Q. How did you design and implement processes and procedures to build this culture in your company? 

Before you complex thing with processes, it's important to have a real human dialogue because at the end we are dealing with humans and humans as you know our complex beings. So we don't believe in over-engineering things. But of course, we have processes and policies that are put in place after identifying the core areas. For instance, policies related to website accesses. People use their own devices, and if they want to go on their Facebook page, Instagram or LinkedIn, we don’t monitor or limit that. We make policies but they are not bureaucratic. We want our employees to be motivated. We are not spying on people, but we are educating them. So one of the key steps in our process is to truly educate our employees on what we do and how we do it, in context of cybersecurity. We do look at this concern from the lens of protecting the company’s assets but our priority is protecting our employees. At Forcepoint, yes we safeguard our corporate assets but we also want to protect our employees. 

Q. How do you handle unwitting insiders (who had no intent to harm)? What is the strategy for reducing such cases and what is the protocol when such cases arise? 

We go through the protocol with our Chief Security Officer and their deputies who work on this. HR is immediately notified that there has been a breach. The person in HR who is notified, is the HR business partner for the specific business, group or function. We keep this at the lowest level possible. I should not be made aware of every single item. It could be but I don’t need to be, to be out of respect to the employees. But immediately as breach occurs, the process is that the officer notifies HR about the person that has been compromised and the system has been compromised and so on. HR and IT then together investigate the case. And when it’s an instance where it's an innocent action, we have coachable conversations with our employees. We let them know about the implications of their actions and ways to prevent them from happening. For instance, when they walk away from their computer and leave it unlocked or when they lose their computer. Instead of penalizing them, we use this as an opportunity to educate them to help them understand the impact of their actions.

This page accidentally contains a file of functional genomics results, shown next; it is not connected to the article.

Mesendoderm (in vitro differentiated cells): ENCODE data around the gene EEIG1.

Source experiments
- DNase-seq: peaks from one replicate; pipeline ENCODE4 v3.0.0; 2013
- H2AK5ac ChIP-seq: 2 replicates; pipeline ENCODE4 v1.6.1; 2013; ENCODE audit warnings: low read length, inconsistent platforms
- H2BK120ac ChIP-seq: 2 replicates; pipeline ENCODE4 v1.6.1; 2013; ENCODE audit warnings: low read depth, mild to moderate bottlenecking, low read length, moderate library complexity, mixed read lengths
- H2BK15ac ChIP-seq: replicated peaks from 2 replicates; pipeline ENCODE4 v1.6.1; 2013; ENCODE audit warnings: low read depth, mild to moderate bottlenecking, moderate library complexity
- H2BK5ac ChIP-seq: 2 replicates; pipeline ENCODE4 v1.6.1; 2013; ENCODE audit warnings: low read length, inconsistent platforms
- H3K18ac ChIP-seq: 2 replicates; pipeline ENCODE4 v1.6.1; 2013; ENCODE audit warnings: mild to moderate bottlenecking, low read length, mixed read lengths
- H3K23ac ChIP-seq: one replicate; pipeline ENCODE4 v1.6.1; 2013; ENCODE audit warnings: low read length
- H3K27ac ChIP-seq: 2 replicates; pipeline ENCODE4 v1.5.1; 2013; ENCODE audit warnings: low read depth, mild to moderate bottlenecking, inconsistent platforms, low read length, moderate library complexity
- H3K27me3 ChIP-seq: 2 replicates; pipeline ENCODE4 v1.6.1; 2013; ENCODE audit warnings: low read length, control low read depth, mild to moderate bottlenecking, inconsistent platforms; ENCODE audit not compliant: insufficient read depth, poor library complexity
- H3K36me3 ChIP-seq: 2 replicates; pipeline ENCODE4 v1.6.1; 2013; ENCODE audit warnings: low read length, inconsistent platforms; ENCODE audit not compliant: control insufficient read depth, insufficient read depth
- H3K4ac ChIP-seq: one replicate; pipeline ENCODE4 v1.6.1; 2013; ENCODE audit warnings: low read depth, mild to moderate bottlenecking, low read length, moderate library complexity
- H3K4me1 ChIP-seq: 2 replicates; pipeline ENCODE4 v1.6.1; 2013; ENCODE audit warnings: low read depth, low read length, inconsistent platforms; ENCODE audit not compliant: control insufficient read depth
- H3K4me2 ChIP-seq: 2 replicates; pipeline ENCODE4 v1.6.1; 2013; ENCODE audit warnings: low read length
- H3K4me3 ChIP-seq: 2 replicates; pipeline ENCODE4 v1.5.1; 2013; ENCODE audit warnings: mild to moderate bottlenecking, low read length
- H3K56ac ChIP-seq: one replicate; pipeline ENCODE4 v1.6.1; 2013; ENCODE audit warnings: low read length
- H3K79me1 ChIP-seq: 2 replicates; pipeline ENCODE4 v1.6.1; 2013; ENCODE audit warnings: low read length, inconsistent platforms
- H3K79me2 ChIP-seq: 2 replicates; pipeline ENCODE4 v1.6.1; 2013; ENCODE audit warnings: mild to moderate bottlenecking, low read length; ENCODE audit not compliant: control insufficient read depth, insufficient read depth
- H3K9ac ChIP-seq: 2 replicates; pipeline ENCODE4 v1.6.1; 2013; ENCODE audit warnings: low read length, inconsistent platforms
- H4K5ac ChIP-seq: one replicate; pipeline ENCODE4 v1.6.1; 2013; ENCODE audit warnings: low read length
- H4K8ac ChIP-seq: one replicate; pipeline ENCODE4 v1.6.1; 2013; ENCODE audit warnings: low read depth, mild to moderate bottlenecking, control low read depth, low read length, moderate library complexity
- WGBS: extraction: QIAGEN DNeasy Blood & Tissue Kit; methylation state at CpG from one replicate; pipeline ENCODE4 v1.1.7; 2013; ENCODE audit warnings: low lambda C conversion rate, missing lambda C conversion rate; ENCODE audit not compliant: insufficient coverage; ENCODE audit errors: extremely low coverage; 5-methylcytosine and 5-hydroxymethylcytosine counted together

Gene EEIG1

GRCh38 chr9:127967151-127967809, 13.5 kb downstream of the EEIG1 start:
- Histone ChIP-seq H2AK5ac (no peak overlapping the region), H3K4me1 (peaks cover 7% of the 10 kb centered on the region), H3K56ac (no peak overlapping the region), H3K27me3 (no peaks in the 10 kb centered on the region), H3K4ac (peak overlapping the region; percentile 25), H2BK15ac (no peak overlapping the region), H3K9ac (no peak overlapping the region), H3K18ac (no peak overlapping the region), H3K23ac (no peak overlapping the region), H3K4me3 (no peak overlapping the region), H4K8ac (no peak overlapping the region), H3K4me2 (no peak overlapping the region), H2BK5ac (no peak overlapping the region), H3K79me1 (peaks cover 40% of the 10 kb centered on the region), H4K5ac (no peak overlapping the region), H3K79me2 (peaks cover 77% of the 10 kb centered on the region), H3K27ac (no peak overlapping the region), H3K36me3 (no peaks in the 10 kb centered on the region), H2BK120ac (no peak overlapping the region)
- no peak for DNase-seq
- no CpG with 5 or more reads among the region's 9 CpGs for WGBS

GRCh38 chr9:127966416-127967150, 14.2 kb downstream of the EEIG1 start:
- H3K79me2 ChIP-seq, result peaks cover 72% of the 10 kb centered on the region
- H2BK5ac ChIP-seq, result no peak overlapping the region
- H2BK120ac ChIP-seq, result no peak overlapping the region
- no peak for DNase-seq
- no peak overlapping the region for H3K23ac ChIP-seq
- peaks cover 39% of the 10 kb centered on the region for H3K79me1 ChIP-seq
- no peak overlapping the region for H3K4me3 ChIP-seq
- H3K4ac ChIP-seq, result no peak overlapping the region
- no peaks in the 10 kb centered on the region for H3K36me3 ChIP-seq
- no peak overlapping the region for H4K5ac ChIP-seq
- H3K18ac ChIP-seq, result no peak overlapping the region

Q. Where and how does HR fit in the entire lifecycle of threat reduction? 

HR at Forcepoint plays a significant role because we approach cybersecurity from a human-centric approach. Every time we talk about a human-centric approach we are dealing with people and their complexities. So I am involved in every decision related to how do we safeguard our assets.  Our team is fortunate because we are authentically at the table, with the CEO and the peer group, engineers and the CISO office. We are there as an integral partner to help shape the policies as against just maintaining it. We are truly the business partner from the cybersecurity perspective.  

Q. How can HR ensure that they have a voice at the table?

First and foremost speak the language of business, second know your functional craft exceptionally well, and third be a global citizen and have a global perspective. If you are an HR business partner, in India, you should think broader than just India, think about the Asia Pacific, and think about the global workforce, because that impacts people locally as well.  

That’s when you have an authentic seat at the table, your opinion is valued, and you also insert yourself into the discussion. 

Read full story

Topics: Strategic HR, C-Suite, Culture, Technology

Did you find this story helpful?



How do you envision AI transforming your work?